Grandparents, Get Those Vaccines

From the flu shot to the pneumonia vaccine, there are a lot of good reasons to stay up to date on immunizations.

An older white man smiles as he is about to receive a vaccination at a healthcare provider's office.

Updated on November 9, 2023

One of the great pleasures of being a grandparent is visiting with the grandkids. But if you’re not taking care of your own health, you may be putting them in harm’s way. No matter what your age, it’s important to stay up to date on your vaccinations. 

Getting immunized on a schedule you establish with your healthcare provider (HCP) may help you maintain your health and longevity, while also helping to protect your loved ones. Here are some key vaccine recommendations for older adults.

Whooping cough

You may not even know you have an illness that could be dangerous to your grandkids. This can be the case with whooping cough, also known as pertussis. Whooping cough is usually not a serious infection for adults, who tend develop an irritating cough for a few months. It can be deadly for children under age 1 however, as it may cause severe breathing difficulties. 

The Tdap vaccine provides protection against whooping cough and two additional diseases—tetanus and diphtheria. It’s particularly important for anyone who’s going to be around babies to get a Tdap shot, since infants are especially vulnerable to infection.  

If you’ve never had the Tdap vaccine or you’re due for a booster—adults should have Tdap or Td every 10 years—schedule an appointment with your HCP. To give the vaccine time to work, you’ll need to get it at least two weeks before you visit an unprotected child. 


It’s not just grandparents and grandkids who need to get vaccinated for influenza—everyone should get a seasonal flu shot. The CDC recommends that people 6 months and older receive a flu vaccine each year. Much like Tdap, it’s vital to be immunized if you’ll be visiting a child younger than 6 months old.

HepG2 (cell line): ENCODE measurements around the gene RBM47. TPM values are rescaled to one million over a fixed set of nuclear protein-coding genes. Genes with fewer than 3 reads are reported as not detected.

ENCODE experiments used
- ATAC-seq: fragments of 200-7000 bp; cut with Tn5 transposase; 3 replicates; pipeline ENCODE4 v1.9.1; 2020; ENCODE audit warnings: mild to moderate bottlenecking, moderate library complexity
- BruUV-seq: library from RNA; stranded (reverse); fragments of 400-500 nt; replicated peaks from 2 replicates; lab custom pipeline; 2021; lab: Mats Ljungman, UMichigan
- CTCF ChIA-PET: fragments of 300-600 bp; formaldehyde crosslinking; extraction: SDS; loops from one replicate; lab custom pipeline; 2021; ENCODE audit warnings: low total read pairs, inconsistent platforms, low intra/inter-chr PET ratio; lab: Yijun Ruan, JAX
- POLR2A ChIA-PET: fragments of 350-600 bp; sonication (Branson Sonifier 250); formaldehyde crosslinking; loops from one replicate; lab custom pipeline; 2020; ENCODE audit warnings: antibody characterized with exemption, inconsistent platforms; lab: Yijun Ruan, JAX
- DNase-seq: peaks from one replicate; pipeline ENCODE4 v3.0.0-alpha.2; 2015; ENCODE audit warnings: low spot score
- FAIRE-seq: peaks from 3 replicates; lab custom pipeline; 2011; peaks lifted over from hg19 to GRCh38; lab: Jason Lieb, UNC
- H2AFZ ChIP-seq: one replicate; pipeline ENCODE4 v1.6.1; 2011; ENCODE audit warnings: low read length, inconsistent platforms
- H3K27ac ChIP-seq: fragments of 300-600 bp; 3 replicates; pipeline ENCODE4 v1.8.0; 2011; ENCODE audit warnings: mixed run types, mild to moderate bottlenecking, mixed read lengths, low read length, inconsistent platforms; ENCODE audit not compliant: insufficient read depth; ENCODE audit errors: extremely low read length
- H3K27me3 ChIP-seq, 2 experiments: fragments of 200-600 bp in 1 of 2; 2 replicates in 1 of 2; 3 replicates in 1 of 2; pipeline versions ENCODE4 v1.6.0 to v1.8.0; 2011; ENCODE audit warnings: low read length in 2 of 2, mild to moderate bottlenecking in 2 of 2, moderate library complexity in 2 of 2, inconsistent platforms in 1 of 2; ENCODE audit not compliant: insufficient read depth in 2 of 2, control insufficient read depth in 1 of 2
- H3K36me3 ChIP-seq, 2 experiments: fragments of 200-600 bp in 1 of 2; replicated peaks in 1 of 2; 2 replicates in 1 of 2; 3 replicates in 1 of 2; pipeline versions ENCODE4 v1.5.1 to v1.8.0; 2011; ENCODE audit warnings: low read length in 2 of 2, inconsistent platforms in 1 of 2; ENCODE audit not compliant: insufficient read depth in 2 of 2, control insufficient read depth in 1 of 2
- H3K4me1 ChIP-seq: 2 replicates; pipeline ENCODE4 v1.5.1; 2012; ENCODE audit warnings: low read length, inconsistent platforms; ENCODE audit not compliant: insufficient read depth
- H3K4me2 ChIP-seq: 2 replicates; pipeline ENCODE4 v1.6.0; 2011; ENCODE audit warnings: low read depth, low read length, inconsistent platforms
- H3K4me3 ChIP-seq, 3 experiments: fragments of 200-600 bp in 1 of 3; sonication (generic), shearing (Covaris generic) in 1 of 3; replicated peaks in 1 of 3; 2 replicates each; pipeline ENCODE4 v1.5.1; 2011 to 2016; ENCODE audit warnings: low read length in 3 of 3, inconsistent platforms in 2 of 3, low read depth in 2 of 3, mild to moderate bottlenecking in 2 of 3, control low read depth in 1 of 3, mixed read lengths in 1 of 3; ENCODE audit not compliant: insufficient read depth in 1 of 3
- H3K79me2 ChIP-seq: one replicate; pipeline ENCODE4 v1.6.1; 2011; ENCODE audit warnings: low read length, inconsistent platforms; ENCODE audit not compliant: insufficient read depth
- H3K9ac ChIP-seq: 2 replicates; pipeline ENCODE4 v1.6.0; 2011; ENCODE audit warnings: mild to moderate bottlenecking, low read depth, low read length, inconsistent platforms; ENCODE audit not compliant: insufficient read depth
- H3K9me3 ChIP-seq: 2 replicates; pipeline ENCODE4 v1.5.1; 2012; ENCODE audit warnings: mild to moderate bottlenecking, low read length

Respiratory syncytial virus (RSV)

If you’re an adult aged 60 or older and an HCP recommends it, you should be vaccinated for RSV, a common infection with symptoms resembling a cold. Though most people recover from RSV within a week or two, babies and older adults are at higher risk of becoming severely ill and requiring hospitalization. 

There are two available RSV vaccines available, both approved by the U.S. Food & Drug Administration in 2023. They’re administered in a single dose that you’ll receive just one time. It’s also recommended that pregnant people get the vaccine, or babies receive it directly.


Pneumonia, an infection of the lungs that causes coughing and difficulty breathing, is the most common cause of death worldwide for children under age 5. But vaccines can help prevent serious complications. The CDC recommends that adults 65 or older and children younger than age 5 receive the pneumococcal vaccine, because people in both age groups are especially susceptible to pneumonia. 


Shingles is a painful skin rash that may also cause a headache, fever, and sometimes vision loss if the rash is near the eye. It develops in people who have previously had chickenpox. If you have active shingles, you may pass the virus to children via skin contact. Instead of shingles, though, they’ll get chickenpox.

To safeguard against shingles, adults age 50 years old and older should receive two doses of the Shingrix vaccine. If you received a shingles vaccine called Zostavax previous to 2020, you should return to get Shingrix, as it’s significantly more effective than Zostavax. 


In the age of the COVID-19, it’s crucial to get vaccinated against the coronavirus. COVID-19 is known to be riskier for older adults, but it can also lead to serious complications in young children or people with a compromised immune system. It’s wise to get protected with the latest version of the vaccine or the appropriate booster as advised by your HCP.

Remember: When you take these important steps to protect your grandchildren, you—and the adults you’re close to—will also enjoy greater protection from disease and discomfort. 

Article sources open article sources

Centers for Disease Control and Prevention. Pregnancy and Vaccination: Vaccines for Family and Caregivers. Page last reviewed November 9, 2021. 
Mbayei SA, Faulkner A, Miner C, Edge K, et al. Severe Pertussis Infections in the United States, 2011-2015. Clin Infect Dis. 2019 Jul 2;69(2):218-226. 
Centers for Disease Control and Prevention. Vaccines and Preventable Diseases: Diphtheria, Tetanus, and Pertussis Vaccine Recommendations. Last reviewed March 10, 2023.
Centers for Disease Control and Prevention. Vaccines and Preventable Diseases: Respiratory Syncytial Virus (RSV) Immunizations. Last reviewed August 30, 2023.
Centers for Disease Control and Prevention. Vaccines and Preventable Diseases: RSV Vaccination for Older Adults 60 Years of Age and Over. Last reviewed August 30, 2023.
Centers for Disease Control and Prevention. Pneumococcal Vaccination. Page last reviewed February 9, 2023. 
UNICEF. Pneumonia. Last update December 2022.
Centers for Disease Control and Prevention. Shingles Vaccination. Page last reviewed May 8, 2023. 
Centers for Disease Control and Prevention. Shingles (Herpes Zoster): Signs and Symptoms. Page last reviewed May 10, 2023. 
Centers for Disease Control and Prevention. Shingles (Herpes Zoster): Cause and Transmission. Page last reviewed May 10, 2023. 
Mayo Clinic. COVID-19 in babies and children. July 8, 2023.

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